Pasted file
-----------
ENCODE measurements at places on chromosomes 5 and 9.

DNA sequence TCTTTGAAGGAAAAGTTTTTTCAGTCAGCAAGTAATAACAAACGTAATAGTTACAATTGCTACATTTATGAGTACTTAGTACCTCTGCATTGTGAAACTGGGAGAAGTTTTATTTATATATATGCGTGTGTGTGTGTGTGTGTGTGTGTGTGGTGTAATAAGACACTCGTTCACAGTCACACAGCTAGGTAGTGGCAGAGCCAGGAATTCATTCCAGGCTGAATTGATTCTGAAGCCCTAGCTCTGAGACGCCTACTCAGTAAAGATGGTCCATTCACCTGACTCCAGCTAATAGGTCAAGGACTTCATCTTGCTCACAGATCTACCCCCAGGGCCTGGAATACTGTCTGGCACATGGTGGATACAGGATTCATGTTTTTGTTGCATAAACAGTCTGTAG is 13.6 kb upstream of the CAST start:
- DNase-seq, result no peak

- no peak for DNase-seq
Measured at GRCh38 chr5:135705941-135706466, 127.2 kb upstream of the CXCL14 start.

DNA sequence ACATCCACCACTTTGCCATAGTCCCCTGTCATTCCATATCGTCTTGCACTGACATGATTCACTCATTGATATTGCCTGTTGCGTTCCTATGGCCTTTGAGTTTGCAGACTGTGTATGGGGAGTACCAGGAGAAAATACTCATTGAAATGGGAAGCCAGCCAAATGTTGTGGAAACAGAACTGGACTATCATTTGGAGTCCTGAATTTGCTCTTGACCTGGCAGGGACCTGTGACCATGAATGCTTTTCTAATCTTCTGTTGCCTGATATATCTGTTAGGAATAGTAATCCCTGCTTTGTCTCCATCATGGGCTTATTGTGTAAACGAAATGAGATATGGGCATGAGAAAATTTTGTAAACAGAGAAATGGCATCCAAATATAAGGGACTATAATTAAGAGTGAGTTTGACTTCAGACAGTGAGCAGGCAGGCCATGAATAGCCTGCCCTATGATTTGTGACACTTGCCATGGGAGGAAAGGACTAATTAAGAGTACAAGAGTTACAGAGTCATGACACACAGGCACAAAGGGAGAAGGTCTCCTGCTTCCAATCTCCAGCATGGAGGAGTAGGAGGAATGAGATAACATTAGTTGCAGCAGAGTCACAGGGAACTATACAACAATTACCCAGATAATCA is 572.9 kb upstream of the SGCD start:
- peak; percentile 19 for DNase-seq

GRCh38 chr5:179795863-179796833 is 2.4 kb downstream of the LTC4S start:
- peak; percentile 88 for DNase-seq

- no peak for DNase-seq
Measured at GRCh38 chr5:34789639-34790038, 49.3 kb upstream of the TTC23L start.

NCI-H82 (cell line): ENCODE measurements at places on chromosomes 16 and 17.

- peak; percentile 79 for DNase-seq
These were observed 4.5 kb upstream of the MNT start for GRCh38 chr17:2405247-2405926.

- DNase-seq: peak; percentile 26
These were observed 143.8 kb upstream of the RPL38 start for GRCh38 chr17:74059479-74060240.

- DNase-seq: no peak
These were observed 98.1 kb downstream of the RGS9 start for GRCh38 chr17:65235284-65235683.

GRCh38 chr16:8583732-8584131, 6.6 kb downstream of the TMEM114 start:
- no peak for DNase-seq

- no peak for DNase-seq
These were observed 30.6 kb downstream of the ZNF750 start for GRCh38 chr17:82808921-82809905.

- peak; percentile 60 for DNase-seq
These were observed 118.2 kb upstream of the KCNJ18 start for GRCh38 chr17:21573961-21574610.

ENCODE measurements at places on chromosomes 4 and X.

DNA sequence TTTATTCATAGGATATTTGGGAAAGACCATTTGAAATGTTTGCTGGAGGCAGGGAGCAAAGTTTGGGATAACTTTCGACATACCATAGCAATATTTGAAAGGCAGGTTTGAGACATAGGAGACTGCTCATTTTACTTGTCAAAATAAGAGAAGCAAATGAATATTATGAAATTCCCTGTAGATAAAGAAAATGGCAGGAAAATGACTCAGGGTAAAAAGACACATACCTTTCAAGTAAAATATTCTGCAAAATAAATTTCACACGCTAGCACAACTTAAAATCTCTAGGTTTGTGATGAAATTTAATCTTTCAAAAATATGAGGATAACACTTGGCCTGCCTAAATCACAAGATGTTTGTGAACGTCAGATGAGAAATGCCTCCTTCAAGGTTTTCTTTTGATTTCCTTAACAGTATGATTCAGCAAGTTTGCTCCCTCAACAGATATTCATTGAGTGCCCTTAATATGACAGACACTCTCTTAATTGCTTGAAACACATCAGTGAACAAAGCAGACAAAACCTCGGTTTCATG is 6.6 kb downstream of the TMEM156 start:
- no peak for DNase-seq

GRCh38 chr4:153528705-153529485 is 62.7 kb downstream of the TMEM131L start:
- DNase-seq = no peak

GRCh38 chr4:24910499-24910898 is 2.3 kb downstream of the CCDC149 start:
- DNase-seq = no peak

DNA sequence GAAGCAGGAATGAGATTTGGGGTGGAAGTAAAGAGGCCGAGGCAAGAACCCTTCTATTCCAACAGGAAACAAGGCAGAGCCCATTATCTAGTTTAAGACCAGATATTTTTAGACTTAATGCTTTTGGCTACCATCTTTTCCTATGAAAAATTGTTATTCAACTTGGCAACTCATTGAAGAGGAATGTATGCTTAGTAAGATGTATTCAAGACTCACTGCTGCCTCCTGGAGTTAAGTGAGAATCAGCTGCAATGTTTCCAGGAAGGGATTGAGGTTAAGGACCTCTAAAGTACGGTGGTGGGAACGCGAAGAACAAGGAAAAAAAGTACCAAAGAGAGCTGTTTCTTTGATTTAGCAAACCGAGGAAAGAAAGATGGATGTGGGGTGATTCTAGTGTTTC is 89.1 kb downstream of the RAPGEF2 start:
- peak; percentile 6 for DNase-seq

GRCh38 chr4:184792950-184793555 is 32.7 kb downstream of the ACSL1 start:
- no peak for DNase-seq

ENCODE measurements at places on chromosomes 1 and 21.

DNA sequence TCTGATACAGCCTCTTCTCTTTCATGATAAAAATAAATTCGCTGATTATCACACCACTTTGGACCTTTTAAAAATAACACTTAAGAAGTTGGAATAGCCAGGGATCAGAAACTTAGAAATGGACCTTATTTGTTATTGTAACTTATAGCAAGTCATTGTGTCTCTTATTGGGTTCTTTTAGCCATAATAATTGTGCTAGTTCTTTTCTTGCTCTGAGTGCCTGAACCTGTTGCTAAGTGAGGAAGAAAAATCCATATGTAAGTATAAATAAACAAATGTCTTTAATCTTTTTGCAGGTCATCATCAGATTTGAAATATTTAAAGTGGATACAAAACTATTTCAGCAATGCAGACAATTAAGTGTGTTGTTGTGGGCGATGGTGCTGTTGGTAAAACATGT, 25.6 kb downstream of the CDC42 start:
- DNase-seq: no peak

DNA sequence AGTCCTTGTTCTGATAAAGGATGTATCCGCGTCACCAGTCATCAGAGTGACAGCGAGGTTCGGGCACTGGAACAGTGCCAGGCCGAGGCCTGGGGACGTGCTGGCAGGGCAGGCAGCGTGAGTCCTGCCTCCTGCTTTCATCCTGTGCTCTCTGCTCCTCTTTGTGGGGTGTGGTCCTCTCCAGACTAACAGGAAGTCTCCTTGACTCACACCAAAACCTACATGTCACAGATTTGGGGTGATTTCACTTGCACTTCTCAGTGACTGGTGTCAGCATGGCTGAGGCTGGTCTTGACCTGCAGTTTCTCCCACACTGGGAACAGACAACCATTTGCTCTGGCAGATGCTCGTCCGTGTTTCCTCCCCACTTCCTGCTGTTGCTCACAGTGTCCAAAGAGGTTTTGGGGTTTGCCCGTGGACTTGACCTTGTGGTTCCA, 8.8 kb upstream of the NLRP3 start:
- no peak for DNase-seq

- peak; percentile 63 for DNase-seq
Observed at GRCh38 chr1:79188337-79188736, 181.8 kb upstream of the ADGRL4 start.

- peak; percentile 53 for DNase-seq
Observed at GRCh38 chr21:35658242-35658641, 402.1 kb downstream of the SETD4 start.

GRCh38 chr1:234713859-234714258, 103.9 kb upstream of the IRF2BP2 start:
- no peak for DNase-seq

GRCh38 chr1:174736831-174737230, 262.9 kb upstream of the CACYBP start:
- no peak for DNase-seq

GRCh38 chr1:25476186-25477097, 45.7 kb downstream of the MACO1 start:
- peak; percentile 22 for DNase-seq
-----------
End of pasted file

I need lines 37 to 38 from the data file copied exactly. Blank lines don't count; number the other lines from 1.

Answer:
DNA sequence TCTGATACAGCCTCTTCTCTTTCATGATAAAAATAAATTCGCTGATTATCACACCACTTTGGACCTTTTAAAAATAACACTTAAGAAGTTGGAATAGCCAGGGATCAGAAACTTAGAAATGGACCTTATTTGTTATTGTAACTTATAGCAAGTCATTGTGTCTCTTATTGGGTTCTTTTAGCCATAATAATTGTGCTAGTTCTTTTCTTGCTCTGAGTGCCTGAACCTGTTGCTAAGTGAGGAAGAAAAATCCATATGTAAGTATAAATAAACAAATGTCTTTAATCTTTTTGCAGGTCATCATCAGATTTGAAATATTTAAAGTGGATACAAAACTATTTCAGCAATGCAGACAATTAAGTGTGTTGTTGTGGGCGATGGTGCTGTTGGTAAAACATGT, 25.6 kb downstream of the CDC42 start:
- DNase-seq: no peak